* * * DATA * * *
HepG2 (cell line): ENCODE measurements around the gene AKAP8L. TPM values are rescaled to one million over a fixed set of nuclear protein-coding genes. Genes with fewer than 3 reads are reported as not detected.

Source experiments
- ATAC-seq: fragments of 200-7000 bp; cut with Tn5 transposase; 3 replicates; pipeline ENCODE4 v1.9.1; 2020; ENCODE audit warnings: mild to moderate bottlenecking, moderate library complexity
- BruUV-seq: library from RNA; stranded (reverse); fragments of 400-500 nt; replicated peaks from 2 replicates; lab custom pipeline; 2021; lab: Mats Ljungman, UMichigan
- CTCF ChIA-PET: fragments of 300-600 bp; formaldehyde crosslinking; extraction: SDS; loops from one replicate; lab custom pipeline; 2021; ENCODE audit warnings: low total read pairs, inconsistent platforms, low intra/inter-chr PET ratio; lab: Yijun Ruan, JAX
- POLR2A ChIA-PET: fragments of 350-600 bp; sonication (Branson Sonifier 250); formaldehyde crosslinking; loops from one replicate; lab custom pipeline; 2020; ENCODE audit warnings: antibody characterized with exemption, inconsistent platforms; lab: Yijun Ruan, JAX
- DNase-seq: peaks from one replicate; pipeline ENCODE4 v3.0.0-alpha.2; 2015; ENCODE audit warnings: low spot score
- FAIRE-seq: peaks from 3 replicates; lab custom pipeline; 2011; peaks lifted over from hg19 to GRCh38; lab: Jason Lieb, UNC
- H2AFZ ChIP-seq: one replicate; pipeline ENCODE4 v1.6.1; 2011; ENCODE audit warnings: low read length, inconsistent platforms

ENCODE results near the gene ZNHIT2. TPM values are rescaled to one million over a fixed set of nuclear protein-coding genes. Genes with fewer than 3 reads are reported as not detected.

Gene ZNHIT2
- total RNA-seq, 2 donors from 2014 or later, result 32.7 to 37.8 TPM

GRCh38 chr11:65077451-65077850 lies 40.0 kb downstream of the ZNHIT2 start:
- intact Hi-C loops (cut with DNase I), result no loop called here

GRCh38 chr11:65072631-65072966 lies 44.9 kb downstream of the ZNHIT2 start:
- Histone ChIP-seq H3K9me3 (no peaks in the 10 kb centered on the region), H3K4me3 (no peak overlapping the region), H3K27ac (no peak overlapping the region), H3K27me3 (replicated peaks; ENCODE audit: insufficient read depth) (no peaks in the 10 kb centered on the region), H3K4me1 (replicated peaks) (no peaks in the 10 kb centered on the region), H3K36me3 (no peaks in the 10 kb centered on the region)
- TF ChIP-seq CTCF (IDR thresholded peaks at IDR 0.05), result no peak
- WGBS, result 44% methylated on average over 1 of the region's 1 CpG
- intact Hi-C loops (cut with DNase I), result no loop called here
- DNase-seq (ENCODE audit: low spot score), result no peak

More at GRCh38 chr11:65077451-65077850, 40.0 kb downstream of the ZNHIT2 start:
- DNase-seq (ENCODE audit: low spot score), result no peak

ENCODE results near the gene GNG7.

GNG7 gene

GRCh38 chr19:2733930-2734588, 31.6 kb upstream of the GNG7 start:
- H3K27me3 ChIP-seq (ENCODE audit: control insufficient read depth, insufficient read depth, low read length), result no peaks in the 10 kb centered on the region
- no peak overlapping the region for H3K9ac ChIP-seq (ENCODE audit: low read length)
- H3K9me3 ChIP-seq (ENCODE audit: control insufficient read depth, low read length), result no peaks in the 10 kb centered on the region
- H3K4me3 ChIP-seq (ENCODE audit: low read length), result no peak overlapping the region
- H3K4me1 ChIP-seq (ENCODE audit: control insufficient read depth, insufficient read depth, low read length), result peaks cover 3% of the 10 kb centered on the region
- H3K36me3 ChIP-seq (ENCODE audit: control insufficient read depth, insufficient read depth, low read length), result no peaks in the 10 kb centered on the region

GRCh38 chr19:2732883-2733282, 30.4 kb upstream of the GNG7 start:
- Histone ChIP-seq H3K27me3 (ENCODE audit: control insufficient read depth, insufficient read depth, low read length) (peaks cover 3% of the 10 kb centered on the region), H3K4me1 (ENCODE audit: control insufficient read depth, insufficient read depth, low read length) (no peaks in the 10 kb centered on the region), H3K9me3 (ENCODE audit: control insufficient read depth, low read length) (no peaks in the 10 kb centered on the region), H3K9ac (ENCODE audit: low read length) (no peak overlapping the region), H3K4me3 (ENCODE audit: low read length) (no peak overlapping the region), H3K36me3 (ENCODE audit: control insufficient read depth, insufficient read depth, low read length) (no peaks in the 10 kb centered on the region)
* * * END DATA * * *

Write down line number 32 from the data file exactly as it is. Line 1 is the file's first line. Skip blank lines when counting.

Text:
GRCh38 chr19:2732883-2733282, 30.4 kb upstream of the GNG7 start: